The Sunny Side of the Street: Four Ways to Rewire Your Brain for Positivity

“For as a man thinketh in his heart, so is he.” Proverbs 23:7, Holy Bible.

Let’s talk about brainwashing yourself.

Okay, I’ll admit that sounds a little strange; but when you get right down to it, brainwashing is a kind of pounded-in, acquired training you find very difficult to break. That’s not always bad. I’m not talking about Manchurian Candidate-level conditioning, just self-teaching that helps you succeed. This involves simple, practical ways of rewiring your subconscious mind from negativity to positivity, so instead of being what a colleague of mine calls a “PITA negatron,” you automatically look for the best side of any situation.

Every affirmation you tell yourself each morning, every photo you look at to motivate yourself, every mantra you consider, every firm belief in this Secret or that—it’s all a way of reprograming your subconscious mind to “direct your feet to the sunny side of the street,” as the old song says. And that’s great!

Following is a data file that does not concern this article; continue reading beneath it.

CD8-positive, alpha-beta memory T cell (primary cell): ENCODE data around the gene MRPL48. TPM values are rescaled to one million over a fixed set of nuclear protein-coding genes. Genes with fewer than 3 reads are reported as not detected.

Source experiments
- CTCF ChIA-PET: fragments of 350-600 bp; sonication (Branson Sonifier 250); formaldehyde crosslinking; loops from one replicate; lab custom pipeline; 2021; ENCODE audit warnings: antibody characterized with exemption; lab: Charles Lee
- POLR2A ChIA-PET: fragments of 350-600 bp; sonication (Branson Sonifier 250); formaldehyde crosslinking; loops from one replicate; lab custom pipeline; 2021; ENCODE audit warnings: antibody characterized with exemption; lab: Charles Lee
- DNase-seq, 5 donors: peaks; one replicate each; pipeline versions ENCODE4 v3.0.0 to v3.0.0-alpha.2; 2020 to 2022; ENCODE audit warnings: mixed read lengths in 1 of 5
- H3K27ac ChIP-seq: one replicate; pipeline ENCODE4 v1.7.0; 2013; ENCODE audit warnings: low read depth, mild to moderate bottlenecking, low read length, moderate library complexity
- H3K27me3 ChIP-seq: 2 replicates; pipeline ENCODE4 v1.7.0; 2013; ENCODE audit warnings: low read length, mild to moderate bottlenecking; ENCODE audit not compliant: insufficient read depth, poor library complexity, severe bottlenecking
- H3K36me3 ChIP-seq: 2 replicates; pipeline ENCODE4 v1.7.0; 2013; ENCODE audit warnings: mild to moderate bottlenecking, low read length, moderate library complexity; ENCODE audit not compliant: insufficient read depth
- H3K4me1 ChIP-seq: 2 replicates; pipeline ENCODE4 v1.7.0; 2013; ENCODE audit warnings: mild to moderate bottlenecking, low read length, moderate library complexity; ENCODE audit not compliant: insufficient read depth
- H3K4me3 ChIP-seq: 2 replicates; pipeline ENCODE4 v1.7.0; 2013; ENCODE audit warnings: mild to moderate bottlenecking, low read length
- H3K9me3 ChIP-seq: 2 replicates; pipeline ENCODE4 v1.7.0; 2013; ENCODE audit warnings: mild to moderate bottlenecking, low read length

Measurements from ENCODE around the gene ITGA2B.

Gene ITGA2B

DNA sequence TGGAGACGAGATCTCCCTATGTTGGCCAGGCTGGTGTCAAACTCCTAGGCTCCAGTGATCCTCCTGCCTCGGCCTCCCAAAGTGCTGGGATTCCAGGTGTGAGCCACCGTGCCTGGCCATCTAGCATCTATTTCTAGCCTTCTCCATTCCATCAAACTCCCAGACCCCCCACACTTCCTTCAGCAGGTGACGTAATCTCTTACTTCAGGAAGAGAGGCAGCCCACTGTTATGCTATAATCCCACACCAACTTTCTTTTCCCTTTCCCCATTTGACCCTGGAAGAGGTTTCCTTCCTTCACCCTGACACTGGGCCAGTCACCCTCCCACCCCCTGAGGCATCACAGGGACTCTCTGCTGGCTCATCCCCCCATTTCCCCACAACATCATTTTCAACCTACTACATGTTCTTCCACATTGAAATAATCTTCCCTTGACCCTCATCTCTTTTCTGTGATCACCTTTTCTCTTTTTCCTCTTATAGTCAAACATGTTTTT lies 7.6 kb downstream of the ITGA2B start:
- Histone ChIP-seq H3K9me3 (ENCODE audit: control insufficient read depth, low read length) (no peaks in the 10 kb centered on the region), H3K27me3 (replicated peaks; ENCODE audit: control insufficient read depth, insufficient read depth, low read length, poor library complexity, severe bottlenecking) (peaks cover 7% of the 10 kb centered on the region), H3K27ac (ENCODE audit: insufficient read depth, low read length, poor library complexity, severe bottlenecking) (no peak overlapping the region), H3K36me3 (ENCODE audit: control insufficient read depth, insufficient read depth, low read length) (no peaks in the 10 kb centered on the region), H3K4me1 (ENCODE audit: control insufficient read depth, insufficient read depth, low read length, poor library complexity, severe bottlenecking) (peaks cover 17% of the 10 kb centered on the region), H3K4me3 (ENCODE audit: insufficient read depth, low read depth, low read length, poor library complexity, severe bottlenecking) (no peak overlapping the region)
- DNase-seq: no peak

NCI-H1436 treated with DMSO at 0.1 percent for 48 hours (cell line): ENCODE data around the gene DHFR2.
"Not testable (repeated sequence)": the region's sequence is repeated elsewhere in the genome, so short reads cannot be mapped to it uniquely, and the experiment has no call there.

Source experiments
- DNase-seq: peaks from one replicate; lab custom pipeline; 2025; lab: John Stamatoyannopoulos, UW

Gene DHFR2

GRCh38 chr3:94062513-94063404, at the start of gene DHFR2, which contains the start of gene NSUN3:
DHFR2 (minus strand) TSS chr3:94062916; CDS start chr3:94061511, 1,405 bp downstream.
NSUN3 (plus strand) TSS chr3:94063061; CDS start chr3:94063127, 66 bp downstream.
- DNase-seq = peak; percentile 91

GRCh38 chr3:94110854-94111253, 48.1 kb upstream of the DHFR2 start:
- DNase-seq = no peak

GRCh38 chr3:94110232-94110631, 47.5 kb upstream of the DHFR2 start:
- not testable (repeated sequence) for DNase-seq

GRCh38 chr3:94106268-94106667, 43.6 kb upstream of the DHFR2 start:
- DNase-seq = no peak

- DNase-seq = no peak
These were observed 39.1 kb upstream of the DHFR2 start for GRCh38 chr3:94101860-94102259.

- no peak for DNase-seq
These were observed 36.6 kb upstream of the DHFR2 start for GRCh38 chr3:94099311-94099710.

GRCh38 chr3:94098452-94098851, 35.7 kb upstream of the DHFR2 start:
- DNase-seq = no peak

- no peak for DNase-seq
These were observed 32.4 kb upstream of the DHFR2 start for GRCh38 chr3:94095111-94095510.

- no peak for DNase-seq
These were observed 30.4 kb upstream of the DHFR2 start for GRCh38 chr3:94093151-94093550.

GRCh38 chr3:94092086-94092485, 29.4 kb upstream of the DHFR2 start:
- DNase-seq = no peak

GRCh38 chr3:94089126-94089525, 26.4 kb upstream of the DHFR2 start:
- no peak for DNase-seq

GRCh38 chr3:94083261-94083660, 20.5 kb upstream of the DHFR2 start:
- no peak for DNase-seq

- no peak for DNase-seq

There’s a reason we have so many sayings about maintaining positivity: “Every cloud has a silver lining.” “It’s an ill wind that blows no good.” “Reframe challenges as opportunities.” “Sometimes good things fall apart so better things can fall together.” We throw these sayings around to fight off the demons of negative self-talk, worry, and depression. They help you “Just Keep Swimming” as Dory said from the movie Nemo, pushing toward maximum productivity with a song in your heart and a spring in your step.